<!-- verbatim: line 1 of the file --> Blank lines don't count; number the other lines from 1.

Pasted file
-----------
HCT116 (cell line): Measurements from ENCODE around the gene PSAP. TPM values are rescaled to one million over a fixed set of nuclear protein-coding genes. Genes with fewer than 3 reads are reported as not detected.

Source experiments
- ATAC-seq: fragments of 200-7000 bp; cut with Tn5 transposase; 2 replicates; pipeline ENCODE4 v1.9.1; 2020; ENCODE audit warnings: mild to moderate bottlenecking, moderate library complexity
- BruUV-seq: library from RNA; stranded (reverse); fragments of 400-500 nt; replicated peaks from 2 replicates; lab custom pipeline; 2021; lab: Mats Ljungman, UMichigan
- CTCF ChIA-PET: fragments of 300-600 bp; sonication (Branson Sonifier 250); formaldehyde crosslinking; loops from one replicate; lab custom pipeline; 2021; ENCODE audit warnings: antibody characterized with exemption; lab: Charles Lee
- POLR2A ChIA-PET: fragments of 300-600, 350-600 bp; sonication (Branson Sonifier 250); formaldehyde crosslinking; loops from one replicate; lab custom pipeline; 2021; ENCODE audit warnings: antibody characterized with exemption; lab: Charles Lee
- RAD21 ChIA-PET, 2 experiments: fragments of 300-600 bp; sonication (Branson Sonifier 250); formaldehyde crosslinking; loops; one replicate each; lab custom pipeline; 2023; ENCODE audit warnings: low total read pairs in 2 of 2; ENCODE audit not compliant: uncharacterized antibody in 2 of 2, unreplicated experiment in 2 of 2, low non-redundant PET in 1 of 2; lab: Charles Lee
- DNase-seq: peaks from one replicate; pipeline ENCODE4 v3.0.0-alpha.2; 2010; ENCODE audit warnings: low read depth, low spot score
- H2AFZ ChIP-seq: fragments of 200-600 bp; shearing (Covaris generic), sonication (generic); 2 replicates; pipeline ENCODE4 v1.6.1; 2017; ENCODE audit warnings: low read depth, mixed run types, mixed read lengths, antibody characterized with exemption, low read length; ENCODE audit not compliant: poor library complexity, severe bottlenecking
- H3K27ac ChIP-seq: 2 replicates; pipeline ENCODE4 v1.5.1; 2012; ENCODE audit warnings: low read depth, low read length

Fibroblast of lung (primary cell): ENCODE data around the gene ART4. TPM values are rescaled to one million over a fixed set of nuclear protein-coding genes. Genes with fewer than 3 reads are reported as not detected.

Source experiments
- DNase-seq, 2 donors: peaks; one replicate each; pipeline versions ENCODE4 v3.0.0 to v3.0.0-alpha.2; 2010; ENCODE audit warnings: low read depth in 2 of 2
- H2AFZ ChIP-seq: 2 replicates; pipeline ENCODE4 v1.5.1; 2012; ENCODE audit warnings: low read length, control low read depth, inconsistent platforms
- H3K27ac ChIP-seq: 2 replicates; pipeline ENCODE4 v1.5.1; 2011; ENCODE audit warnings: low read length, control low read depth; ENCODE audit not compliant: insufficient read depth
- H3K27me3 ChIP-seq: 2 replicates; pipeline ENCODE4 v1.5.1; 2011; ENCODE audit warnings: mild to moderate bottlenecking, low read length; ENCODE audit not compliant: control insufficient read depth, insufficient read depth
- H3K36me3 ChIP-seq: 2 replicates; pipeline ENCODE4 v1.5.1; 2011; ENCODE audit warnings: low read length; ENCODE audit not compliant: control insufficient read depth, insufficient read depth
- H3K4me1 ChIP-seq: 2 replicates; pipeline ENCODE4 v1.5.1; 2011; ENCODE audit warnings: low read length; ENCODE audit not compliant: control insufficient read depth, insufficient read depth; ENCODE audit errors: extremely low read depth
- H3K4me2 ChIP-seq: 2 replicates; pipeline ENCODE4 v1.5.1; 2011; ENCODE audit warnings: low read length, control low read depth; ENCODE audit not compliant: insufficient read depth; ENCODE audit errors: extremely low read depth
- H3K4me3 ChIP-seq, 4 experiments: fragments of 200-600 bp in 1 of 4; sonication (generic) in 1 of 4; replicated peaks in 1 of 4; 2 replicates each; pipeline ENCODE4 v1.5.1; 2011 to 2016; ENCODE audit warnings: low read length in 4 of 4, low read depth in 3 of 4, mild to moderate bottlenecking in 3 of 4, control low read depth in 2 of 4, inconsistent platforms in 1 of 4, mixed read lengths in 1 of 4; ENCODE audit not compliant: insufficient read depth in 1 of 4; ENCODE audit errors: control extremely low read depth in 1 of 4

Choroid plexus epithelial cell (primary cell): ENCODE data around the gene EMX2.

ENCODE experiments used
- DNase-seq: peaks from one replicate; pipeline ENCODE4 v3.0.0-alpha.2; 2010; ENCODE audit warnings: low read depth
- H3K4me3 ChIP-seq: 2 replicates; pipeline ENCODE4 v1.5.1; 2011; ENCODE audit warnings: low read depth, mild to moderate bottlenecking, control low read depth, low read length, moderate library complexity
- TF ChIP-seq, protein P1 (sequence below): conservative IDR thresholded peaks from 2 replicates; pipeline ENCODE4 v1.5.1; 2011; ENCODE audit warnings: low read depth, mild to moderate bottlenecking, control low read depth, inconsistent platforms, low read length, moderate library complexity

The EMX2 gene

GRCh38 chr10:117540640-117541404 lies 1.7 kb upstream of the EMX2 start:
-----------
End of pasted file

HCT116 (cell line): Measurements from ENCODE around the gene PSAP. TPM values are rescaled to one million over a fixed set of nuclear protein-coding genes. Genes with fewer than 3 reads are reported as not detected.